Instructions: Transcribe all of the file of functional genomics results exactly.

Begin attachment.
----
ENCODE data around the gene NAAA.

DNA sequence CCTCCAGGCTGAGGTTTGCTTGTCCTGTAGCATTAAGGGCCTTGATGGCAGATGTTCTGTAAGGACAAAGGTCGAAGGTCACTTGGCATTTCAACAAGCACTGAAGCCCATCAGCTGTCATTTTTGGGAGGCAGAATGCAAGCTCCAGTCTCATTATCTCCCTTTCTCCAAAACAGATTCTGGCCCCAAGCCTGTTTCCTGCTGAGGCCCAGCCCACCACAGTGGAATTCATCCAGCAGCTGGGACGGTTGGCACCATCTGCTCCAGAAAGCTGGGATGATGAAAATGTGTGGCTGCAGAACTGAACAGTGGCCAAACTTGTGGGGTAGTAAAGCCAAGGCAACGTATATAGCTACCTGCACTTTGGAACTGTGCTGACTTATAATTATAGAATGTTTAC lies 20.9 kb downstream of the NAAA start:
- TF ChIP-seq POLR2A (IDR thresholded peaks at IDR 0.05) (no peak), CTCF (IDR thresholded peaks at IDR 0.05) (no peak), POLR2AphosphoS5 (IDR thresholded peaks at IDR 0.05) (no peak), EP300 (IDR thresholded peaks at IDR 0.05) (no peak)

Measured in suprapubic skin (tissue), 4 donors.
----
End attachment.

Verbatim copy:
ENCODE data around the gene NAAA.

DNA sequence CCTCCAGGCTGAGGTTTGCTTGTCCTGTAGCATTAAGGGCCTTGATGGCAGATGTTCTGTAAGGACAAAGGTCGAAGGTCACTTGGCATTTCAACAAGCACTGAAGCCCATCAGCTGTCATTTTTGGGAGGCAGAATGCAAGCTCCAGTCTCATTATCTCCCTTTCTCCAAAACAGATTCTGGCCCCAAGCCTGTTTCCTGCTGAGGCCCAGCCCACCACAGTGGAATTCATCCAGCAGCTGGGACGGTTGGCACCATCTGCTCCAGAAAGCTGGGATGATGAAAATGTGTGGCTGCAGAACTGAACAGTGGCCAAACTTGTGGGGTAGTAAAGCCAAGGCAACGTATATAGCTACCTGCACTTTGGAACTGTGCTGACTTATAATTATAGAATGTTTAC lies 20.9 kb downstream of the NAAA start:
- TF ChIP-seq POLR2A (IDR thresholded peaks at IDR 0.05) (no peak), CTCF (IDR thresholded peaks at IDR 0.05) (no peak), POLR2AphosphoS5 (IDR thresholded peaks at IDR 0.05) (no peak), EP300 (IDR thresholded peaks at IDR 0.05) (no peak)

Measured in suprapubic skin (tissue), 4 donors.